In August 2021, the Braves were a mess, playing barely at .500. But then they started winning. And they kept it up, taking the World Series in six games over the Houston Astros.

Biden called their performance of “history’s greatest turnarounds.”

“This team has literally been part of American history for over 150 years,” said Biden. “But none of it came easy … people counting you out. Heck, I know something about being counted out.”

Players lined up on risers behind Biden, grinning and waving to the crowd, but the player most discussed was one who hasn’t been on the team in nearly 50 years and who died last year: Hall of Famer Hank Aaron.

Hammerin’ Hank was the home run king for 33 years, dethroning Babe Ruth with a shot to left field on April 8, 1974. He was one of the most famous players for Atlanta and in baseball history, a clear-eyed chronicler of the hardships thrown his way – from the poverty and segregation of his Alabama youth to the racist threats he faced during his pursuit of one of America’s most hallowed records. He died in January at 86.

“This is team is defined by the courage of Hank Aaron,” Biden said.

McGuirk said Aaron, who held front office positions with the team and was one of Major League Baseball’s few Black executives, was watching over them.

“He’d have been there every step of the way with us if he was here,” McGuirk added.

The president often honors major league and some college sports champions with a White House ceremony, typically a nonpartisan affair in which the commander in chief pays tribute to the champs’ prowess, poses for photos and comes away with a team jersey.

Those visits were highly charged in the previous administration. Many athletes took issue with President Donald Trump’s policies and rhetoric on policing, immigration and more. Trump, for his part, didn’t take kindly to criticism from athletes or their on-field expressions of political opinions.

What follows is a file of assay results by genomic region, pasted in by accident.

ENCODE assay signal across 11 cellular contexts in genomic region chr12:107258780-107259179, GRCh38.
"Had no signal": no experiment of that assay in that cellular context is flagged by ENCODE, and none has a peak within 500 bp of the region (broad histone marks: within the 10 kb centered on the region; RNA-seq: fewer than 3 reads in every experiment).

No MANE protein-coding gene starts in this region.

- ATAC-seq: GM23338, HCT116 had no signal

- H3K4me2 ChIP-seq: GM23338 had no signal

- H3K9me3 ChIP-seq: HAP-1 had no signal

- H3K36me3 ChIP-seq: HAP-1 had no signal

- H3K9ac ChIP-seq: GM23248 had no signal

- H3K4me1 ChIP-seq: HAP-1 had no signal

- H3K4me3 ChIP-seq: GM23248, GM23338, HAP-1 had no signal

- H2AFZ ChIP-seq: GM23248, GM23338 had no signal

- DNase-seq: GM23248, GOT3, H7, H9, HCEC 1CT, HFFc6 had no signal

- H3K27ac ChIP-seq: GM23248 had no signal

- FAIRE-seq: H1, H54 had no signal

Under Biden, the tradition appears to be back. He’s hosted the NBA champion Milwaukee Bucks and Super Bowl champion Tampa Bay Buccaneers at the White House. On Monday he joked about first lady Jill Biden’s Philadelphia allegiances.

“Like every Philly fan, she’s convinced she knows more about everything in sports than anybody else,” he said. He added that he couldn’t be too nice to the Atlanta team because it had just beaten the Phillies the previous night in extra innings.

Press secretary Karine Jean-Pierre was later questioned about the team’s name, particularly as other professional sports teams have moved away from names – like the Cleveland Indians, now the Guardians, and the Washington Redskins, now the Commanders – following years of complaints from Native American groups over the images and symbols.

She said it was important for the country to have the conversation. “And Native American and Indigenous voices – they should be at the center of this conversation,” she said.

Biden supported MLB’s decision to pull the 2021 All-Star Game from Atlanta to protest Georgia’s sweeping new voting law, which critics contend is too restrictive.